A Study of Car and Home Ownership decisions in the face of Increasing Commuting Expenses (CHOICE) in the Greater Toronto Area (GTA)

This paper presents a study of Car and Home Ownership decisions in the face of Increasing Commuting Expenses (CHOICE) within the Greater Toronto Area (GTA) of Canada. The CHOICE study uses a web-based survey tool to collect data from a sample of households with cross-regional commuters. The survey uses stated preference experiments pivoted on the retrospective revealed preference information of commuting trips, car ownership, and home ownership of participating households. Data collected through the survey are then used to estimate econometric choice models of households’ reactions to increasing commuting costs by either changing the car fleet or changing the home location and dwelling type. The study reveals that, with increasing commuting expenses, households are willing to change their usual travel behavior, but such adaptation is not straight-forward. Choosing a more efficient car is a more favorable solution than switching to transit, while choosing a different home location to reduce commuting costs is less common. Currently, suburban households prefer moving to another suburban region instead of moving into the city. This study provides evidence that vehicle ownership and residential location decisions follow complex and interrelated processes, and it clearly shows that home-related decisions are not necessarily adapted in response to increased commuting costs.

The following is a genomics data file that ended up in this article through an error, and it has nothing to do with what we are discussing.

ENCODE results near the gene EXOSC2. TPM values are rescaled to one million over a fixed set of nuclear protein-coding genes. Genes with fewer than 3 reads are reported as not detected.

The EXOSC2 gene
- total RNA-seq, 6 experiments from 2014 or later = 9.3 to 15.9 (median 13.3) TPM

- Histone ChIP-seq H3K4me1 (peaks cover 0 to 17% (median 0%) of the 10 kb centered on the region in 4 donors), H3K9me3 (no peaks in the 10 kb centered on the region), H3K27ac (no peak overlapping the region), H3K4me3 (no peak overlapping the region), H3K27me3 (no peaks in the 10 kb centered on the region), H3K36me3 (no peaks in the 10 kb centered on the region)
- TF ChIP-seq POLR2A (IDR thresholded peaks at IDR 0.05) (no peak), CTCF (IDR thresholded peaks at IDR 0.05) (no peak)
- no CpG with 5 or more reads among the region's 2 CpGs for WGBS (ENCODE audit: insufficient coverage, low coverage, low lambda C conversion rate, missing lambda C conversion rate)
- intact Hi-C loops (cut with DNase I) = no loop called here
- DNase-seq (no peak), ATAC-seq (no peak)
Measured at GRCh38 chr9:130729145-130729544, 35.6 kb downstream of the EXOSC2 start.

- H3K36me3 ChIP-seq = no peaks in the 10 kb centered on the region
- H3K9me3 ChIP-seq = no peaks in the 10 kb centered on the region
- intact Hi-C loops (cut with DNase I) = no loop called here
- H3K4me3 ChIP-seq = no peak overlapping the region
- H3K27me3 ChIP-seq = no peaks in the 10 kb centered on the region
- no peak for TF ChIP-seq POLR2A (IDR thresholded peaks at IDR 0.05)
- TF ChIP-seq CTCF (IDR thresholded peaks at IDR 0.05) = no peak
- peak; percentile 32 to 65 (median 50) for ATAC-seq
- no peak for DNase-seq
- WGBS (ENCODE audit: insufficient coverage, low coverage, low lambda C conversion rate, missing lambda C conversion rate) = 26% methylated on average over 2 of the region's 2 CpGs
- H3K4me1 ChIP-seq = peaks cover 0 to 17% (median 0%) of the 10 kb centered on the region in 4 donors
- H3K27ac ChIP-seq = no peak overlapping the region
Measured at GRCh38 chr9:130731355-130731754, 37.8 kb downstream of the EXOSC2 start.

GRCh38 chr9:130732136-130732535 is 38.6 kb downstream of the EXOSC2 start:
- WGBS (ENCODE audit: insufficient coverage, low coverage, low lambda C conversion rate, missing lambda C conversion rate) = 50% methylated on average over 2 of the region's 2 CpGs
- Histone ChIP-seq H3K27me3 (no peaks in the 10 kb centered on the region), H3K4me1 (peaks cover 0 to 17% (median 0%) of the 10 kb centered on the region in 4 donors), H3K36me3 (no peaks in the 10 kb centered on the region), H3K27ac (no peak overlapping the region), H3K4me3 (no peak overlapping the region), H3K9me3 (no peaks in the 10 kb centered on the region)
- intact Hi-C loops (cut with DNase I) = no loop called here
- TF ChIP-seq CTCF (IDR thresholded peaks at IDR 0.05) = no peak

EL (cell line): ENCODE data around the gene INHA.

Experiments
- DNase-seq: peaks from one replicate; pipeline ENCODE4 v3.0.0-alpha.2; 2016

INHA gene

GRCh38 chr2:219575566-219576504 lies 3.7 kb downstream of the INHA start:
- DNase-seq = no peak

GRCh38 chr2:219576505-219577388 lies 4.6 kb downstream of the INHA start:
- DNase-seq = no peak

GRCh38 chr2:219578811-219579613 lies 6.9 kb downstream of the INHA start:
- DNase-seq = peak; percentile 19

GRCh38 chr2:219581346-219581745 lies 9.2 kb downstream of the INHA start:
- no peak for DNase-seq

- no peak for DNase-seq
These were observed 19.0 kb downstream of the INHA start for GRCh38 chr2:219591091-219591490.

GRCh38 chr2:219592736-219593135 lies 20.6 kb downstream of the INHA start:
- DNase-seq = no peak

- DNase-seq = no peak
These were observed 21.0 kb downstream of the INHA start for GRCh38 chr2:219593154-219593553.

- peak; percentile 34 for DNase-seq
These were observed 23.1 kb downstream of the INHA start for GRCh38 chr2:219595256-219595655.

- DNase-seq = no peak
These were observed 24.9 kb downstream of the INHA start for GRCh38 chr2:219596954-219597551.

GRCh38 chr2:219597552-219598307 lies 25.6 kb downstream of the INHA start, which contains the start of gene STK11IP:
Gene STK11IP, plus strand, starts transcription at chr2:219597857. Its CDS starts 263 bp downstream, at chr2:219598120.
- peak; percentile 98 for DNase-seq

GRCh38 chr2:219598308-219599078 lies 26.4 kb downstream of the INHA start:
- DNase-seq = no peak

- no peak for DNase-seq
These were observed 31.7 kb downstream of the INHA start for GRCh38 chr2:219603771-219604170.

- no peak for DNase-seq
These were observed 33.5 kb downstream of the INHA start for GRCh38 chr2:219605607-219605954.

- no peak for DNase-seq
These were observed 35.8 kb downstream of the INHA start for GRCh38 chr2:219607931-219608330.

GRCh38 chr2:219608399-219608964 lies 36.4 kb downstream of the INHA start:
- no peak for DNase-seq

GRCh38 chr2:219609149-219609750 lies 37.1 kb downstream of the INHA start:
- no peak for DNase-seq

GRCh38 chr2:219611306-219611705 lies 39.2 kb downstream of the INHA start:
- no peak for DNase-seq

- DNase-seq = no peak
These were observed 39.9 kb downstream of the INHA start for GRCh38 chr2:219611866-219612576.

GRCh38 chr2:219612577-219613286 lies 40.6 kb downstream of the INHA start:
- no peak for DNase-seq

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  • Accession Number: 01744295
  • Record Type: Publication
  • Files: TRIS
  • Created Date: May 5 2020 3:09PM